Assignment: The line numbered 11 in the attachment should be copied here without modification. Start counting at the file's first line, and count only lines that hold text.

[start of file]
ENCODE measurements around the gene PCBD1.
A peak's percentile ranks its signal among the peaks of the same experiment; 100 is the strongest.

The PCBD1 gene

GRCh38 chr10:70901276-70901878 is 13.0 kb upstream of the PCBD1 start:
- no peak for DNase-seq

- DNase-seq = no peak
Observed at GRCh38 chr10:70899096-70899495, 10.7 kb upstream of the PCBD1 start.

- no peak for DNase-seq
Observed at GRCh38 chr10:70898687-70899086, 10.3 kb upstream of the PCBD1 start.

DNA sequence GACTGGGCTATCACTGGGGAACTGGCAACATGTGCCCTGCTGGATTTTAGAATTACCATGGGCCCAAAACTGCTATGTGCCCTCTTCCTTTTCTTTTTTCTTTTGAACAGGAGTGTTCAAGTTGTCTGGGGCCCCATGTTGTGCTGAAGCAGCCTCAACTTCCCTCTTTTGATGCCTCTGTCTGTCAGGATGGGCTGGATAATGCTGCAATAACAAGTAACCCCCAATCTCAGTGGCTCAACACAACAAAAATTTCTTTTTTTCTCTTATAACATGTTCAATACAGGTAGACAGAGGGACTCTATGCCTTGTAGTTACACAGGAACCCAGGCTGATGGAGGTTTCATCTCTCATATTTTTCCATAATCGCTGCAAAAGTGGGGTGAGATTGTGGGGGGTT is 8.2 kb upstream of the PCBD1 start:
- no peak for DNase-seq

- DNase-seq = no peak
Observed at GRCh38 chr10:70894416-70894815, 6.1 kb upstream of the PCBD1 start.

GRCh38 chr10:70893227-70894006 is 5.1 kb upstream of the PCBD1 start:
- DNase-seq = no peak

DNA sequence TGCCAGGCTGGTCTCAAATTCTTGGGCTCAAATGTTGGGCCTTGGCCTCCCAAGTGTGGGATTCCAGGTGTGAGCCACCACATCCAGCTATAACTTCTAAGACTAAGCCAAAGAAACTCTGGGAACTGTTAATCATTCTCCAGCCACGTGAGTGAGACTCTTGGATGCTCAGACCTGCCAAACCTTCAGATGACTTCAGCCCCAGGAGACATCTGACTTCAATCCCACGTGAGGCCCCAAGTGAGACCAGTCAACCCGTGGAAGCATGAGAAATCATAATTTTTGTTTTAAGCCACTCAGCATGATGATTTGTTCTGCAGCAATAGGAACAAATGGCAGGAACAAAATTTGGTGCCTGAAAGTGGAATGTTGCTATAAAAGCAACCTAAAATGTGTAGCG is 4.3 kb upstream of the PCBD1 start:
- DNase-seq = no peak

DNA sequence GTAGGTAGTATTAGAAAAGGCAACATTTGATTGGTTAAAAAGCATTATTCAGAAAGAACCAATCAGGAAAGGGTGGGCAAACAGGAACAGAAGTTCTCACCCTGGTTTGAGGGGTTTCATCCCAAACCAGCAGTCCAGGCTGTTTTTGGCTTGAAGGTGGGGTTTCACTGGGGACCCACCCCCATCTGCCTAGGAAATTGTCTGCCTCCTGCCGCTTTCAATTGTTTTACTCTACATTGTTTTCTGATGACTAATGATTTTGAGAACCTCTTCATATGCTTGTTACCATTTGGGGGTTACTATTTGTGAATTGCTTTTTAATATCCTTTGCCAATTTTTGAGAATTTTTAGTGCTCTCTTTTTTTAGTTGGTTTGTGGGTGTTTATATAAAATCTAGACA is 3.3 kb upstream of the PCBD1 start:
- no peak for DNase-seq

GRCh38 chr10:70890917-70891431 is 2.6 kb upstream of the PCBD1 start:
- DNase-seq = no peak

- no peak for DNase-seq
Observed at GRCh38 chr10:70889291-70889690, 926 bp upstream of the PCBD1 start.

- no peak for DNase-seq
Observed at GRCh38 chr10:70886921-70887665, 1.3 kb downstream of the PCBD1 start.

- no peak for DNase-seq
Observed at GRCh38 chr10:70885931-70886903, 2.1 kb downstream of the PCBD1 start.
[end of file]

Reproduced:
- no peak for DNase-seq